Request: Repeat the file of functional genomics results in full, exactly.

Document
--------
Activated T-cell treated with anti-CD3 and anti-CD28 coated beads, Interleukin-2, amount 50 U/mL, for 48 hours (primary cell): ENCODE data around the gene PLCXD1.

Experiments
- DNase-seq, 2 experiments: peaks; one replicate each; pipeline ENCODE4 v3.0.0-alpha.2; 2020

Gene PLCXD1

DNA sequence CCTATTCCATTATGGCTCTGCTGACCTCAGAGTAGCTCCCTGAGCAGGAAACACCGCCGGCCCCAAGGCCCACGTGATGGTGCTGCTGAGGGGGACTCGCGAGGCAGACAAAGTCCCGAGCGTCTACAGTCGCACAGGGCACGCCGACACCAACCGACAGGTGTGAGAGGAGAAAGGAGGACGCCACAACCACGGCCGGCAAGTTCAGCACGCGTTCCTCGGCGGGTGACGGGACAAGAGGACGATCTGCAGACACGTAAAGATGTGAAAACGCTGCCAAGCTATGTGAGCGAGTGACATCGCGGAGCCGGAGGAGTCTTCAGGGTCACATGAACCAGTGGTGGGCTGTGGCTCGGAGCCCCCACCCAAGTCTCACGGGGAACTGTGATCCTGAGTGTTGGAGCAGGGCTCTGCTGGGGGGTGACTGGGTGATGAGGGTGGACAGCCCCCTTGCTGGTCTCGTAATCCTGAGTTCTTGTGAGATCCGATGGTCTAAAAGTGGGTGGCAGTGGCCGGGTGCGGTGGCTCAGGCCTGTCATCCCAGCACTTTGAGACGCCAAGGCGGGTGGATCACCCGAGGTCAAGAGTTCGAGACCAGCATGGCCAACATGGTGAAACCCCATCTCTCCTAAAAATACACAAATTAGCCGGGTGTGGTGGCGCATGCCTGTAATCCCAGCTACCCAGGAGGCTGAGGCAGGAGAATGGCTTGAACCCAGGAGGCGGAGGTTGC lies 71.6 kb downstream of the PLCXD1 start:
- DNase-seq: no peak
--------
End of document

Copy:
Activated T-cell treated with anti-CD3 and anti-CD28 coated beads, Interleukin-2, amount 50 U/mL, for 48 hours (primary cell): ENCODE data around the gene PLCXD1.

Experiments
- DNase-seq, 2 experiments: peaks; one replicate each; pipeline ENCODE4 v3.0.0-alpha.2; 2020

Gene PLCXD1

DNA sequence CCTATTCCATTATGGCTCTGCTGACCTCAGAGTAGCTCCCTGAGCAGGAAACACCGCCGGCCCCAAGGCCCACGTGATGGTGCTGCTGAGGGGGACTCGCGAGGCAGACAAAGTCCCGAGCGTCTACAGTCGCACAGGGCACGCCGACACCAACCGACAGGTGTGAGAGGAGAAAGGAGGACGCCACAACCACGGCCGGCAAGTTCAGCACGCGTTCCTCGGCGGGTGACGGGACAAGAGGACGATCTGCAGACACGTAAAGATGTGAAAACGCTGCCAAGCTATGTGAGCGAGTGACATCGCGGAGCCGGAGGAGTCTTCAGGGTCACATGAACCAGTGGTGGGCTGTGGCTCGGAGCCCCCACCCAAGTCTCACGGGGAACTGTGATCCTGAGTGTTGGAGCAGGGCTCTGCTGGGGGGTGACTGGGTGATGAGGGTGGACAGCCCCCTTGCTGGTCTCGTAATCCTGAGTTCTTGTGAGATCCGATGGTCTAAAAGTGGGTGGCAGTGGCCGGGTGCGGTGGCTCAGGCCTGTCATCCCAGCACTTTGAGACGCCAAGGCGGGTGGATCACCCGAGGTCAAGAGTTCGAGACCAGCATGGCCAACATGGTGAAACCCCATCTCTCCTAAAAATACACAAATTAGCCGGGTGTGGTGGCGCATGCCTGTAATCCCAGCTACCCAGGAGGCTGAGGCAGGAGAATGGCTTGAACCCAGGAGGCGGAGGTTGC lies 71.6 kb downstream of the PLCXD1 start:
- DNase-seq: no peak